Kuehn Conservation Area is a 770-acre hidden gem nestled north of I-80 in Dallas County, Iowa. Kuehn’s picturesque landscape and trails draw many visitors each year. And it’s an easy day trip from Des Moines, just 30 miles west on I-80.
A Brief History of Kuehn Conservation
In 1982, Kuehn Conservation Area started when Gerald Kuehn donated a 300-acre parcel. Over the years, more land got added for conservation, and the area now totals 770 acres.
Archeology surveys here uncovered artifacts from the Late Woodland/Great Oasis cultures. And evidence suggests the area was once a small farming village for the Great Oasis culture, perhaps around 900-1000 AD.
The area is also home to a series of burial mounds that looters had damaged. In response to the damage, healing is a theme for events held at Kuehn. The First Nations peoples help Dallas Co. Conservation with the Healing of the Mounds and annual Prairie Awakening-Prairie Awoke Celebrations.
Things to Do at Kuehn Conservation Area
Kuehn Conservation Area is 770-acres of varied landscape. The area has a little bit of everything – woodlands, ridges, prairie, and a river with exposed sandbars to boot.
And don’t miss the annual Prairie Awakening-Prairie Awoke Celebration. Experience a celebration of music, food, and healing. And be sure to check out the seasonal tipi, arbor, wikiup, and council ring too.
Hiking is one of the most popular activities at Kuehn Conservation, where trails span the diverse landscape. They wind through the prairie to the riparian forest and along the banks of the Middle Raccoon River. Some routes are flat and easy, while others gain elevation as you scramble up the ridges.
Trail maps are available at Bear Creek Nature Center, near the parking lot. The map doesn’t provide distance, but you can hike well over three miles throughout the area. We made a big loop around the park, with a side trail up to the mounds, and walked a distance of 3 miles.
Go tent camping
Primitive tent camping sites are available at Kuehn Conservation. Though modern showers aren’t available, modern restrooms are at the education center. (We think this would be an excellent place to test out backpacking gear.)
The Upper Camping Area has four primitive tent sites. And it’s a short walk from the parking area and nature center. Campsites in this area are reservable. When not reserved, they’re first-come, first-serve. For reservations, call 515-465-3577 at least 14 days before your arrival. Campers without reservations register at the yellow self-registration tube near the education center.
The Lower Camping Area has a primitive site along the banks of the Middle Raccoon River. It’s a ½ to ¾ mile hike from the parking lot and nature center. This campsite is first-come, first-serve only; self-register near the education center at the yellow registration tube.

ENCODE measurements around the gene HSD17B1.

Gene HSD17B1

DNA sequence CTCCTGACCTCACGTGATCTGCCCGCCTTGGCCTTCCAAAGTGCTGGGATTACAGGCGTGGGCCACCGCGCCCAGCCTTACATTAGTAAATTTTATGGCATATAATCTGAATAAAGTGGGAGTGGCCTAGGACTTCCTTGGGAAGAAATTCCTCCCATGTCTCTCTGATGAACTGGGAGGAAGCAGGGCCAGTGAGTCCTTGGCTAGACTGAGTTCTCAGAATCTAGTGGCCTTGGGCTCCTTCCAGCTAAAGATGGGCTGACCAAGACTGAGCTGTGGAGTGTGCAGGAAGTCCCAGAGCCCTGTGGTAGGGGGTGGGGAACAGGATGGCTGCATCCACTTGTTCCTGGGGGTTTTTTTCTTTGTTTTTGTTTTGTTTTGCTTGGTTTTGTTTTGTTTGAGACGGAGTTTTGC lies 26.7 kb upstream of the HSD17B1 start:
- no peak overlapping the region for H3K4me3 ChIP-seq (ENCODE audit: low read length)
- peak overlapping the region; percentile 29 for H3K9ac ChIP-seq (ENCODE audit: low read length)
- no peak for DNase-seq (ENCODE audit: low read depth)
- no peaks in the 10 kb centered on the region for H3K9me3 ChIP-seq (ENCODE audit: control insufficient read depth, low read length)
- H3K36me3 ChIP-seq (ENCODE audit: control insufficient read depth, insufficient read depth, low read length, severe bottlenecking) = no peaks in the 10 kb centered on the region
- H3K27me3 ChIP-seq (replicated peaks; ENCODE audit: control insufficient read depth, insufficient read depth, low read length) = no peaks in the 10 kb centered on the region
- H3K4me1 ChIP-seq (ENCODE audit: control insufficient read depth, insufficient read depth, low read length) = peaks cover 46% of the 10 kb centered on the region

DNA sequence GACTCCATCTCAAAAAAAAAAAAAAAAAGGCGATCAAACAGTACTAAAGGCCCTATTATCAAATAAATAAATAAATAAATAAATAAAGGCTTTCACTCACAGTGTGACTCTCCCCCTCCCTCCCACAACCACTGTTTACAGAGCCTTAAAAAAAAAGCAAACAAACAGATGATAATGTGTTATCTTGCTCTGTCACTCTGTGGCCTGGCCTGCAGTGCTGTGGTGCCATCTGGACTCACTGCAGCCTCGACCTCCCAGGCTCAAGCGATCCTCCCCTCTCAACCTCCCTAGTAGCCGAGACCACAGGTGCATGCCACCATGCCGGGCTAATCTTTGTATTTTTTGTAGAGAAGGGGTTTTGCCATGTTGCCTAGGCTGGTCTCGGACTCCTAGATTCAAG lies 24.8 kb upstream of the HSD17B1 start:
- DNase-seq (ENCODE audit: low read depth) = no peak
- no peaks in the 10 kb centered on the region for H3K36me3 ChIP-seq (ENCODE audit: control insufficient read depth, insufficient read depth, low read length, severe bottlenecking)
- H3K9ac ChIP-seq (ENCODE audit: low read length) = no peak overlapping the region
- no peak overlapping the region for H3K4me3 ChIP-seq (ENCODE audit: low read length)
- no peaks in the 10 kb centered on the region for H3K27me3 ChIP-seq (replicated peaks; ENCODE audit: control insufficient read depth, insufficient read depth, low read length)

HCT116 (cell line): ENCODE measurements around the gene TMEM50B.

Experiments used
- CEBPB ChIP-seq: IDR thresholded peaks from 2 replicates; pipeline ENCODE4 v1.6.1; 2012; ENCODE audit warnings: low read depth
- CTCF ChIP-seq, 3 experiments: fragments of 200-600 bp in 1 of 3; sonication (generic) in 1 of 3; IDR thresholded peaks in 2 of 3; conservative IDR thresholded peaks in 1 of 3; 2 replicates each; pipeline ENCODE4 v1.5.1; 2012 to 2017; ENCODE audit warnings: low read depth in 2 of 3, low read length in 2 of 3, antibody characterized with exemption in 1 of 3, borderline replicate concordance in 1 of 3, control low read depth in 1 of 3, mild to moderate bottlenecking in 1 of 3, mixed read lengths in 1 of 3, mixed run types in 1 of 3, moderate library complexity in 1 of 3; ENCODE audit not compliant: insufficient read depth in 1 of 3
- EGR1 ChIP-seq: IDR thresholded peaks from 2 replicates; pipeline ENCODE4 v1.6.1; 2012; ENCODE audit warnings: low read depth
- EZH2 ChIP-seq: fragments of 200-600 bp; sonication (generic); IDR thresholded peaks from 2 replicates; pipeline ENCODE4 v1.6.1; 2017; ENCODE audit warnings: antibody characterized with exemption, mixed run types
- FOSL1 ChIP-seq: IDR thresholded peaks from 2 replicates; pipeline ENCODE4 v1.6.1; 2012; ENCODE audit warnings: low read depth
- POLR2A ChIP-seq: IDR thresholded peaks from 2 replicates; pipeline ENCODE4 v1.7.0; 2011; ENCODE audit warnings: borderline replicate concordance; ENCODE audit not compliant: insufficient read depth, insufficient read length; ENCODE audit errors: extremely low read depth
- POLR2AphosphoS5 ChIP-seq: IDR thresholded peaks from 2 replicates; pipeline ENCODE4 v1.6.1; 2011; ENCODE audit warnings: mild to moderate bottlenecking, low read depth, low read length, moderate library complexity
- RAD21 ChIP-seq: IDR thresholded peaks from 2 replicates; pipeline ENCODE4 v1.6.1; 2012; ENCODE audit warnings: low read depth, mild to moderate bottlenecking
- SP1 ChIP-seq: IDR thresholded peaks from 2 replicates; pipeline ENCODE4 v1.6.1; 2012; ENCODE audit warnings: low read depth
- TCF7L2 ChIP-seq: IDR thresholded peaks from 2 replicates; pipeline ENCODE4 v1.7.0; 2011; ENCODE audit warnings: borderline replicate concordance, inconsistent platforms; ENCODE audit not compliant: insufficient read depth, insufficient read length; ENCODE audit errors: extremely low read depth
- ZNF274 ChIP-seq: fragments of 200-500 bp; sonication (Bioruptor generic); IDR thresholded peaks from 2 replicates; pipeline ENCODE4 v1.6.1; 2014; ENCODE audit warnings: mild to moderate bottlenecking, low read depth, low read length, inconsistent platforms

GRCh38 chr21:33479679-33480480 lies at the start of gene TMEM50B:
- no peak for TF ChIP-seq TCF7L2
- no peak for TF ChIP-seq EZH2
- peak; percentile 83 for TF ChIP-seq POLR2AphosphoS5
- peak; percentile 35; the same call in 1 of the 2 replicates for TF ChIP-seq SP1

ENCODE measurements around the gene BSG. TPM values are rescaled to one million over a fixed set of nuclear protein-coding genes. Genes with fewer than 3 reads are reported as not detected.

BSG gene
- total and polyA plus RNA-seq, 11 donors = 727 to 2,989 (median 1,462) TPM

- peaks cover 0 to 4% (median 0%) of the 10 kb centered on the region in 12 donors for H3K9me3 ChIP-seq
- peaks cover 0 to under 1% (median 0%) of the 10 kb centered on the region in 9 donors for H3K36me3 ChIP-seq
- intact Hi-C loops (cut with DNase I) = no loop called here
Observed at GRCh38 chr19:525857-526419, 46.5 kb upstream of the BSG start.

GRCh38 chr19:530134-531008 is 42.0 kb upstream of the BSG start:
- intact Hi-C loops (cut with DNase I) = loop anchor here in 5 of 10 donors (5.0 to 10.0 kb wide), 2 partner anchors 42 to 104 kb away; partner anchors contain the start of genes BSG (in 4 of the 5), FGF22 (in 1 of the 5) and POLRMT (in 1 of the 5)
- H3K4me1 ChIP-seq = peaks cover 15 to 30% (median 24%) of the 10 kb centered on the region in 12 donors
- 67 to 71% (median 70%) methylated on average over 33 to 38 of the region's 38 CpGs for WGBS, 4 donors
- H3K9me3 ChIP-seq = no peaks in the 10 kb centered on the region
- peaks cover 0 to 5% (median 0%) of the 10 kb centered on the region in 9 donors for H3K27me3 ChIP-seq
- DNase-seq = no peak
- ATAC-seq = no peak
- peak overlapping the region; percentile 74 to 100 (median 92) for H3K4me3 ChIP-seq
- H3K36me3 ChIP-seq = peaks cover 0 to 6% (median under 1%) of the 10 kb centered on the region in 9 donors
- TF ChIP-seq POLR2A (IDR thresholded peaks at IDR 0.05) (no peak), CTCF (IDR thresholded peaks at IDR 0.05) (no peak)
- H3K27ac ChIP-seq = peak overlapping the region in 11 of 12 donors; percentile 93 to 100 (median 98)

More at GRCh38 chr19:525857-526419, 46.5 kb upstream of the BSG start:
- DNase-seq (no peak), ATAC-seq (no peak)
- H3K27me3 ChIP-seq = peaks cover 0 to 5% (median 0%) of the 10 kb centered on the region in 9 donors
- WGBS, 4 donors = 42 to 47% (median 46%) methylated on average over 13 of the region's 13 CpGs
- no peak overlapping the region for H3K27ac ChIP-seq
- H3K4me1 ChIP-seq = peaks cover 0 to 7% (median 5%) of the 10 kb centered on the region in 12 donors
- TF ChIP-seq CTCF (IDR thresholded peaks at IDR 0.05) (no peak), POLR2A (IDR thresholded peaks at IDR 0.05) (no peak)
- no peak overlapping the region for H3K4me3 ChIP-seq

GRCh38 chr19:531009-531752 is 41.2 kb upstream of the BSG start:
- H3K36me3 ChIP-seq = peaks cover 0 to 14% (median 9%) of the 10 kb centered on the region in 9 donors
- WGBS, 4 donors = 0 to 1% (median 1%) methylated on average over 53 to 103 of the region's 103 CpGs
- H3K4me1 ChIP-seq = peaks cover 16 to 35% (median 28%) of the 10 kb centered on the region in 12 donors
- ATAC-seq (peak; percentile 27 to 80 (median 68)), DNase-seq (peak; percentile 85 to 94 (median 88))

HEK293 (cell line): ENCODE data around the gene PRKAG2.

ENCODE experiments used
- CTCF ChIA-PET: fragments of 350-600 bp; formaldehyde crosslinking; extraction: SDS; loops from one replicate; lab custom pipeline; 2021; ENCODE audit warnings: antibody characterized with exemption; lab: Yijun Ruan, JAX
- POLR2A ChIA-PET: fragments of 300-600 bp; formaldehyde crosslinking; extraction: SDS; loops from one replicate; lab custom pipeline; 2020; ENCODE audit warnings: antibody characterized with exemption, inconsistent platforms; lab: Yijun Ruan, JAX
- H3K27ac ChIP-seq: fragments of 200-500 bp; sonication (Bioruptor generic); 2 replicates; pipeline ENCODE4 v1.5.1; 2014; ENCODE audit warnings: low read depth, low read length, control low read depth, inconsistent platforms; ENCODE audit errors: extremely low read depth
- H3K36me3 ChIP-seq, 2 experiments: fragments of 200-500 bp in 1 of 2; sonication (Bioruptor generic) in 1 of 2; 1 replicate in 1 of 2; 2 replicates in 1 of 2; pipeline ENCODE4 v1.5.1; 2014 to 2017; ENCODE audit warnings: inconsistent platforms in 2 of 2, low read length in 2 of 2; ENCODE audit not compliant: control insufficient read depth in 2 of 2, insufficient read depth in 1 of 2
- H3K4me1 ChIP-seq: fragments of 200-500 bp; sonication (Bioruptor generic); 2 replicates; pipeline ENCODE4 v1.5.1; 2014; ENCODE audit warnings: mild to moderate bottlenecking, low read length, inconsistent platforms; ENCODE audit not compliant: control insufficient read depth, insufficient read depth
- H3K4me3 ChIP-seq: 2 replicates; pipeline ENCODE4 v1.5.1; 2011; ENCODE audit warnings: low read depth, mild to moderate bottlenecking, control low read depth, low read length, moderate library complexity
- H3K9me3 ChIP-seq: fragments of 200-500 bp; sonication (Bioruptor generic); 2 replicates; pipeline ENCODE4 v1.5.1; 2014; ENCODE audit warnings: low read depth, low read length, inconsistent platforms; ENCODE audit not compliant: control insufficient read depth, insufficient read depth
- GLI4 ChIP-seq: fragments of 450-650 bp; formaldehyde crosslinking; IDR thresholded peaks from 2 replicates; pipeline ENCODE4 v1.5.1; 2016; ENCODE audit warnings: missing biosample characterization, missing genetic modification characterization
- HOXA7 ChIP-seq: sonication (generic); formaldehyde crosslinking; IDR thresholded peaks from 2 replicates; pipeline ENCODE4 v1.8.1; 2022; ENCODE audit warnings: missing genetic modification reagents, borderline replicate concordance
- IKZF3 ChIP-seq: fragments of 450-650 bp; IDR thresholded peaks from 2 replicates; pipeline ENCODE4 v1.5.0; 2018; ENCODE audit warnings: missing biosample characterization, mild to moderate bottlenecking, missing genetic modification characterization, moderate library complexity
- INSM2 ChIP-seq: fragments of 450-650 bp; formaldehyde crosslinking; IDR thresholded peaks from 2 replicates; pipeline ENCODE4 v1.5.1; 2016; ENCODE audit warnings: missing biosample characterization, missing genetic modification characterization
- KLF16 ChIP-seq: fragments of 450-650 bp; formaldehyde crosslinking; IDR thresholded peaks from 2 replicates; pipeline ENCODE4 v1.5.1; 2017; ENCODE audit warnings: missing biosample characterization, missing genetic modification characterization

Have a picnic
Kuehn is a beautiful spot for a picnic! There are some picnic tables available near the parking area by the education center. Otherwise, take your picnic blanket and find a quiet spot for lunch on the prairie!
The bird blind provides an excellent place for spotting various bird species. To find the bird blind, hike the trail north from the education center (watch for signs). This fall, we spotted four bald eagles and a small flock of turkeys right off the path!
Attend a nature program
Dallas County Conservation naturalists provide programming at Bear Creek Nature Center. Fun educational programs include wildlife and plant diversity, prairie hikes, and archeological sessions. The Nature Center is open by appointment only or during a program.
If the river levels aren’t too high, you can fish from the sandbars on the Middle Raccoon River!
The public hunting area consists of 190 acres, and the bow-only site is 130 acres. Hunting is in designated areas only; signs mark the hunting boundaries. See the Kuehn Conservation Area map for more details.
Things to Do Nearby
Paddle the Middle Raccoon River! The nearest access upriver is Redfield (a great place to start). Eight miles from there is the Pleasant Valley Wildlife Area Access, just across the river from Kuehn Conservation. Or you can float past Kuehn to access points further downriver, like the Earlham Bridge and Van Meter.
Visit Hanging Rock Park, just 11 miles away by car. This 469-acre scenic park is along the banks of the Middle & South Raccoon Rivers. It’s known for a prominent sandstone ridge along the Middle Raccoon River.
Hop on the Raccoon River Valley Trail, a paved bike trail, north of the conservation area in Redfield. This 89-mile trail spans four counties, including a 72-mile interior loop. And several stops offer a taste of railroad history.
The Glissman Conservation Area is a 62-acre nature area just northeast of Kuehn. There, you can go fishing in the 7.5-acre pond and stay overnight at the all-season lodge.
Are you looking for a place to stay? Rent a cabin at Glissman Lodge or the Des Moines West KOA. Also, check out Shady Brook Camping & RV, Des Moines West KOA, or Nations Bridge Park for modern camping.
Visit Kuehn Conservation Area Today!
The Kuehn Conservation Area is at 32849 Houston Trail, Earlham, IA 50072. It’s important to note that you must drive on a few miles of gravel roads to get there.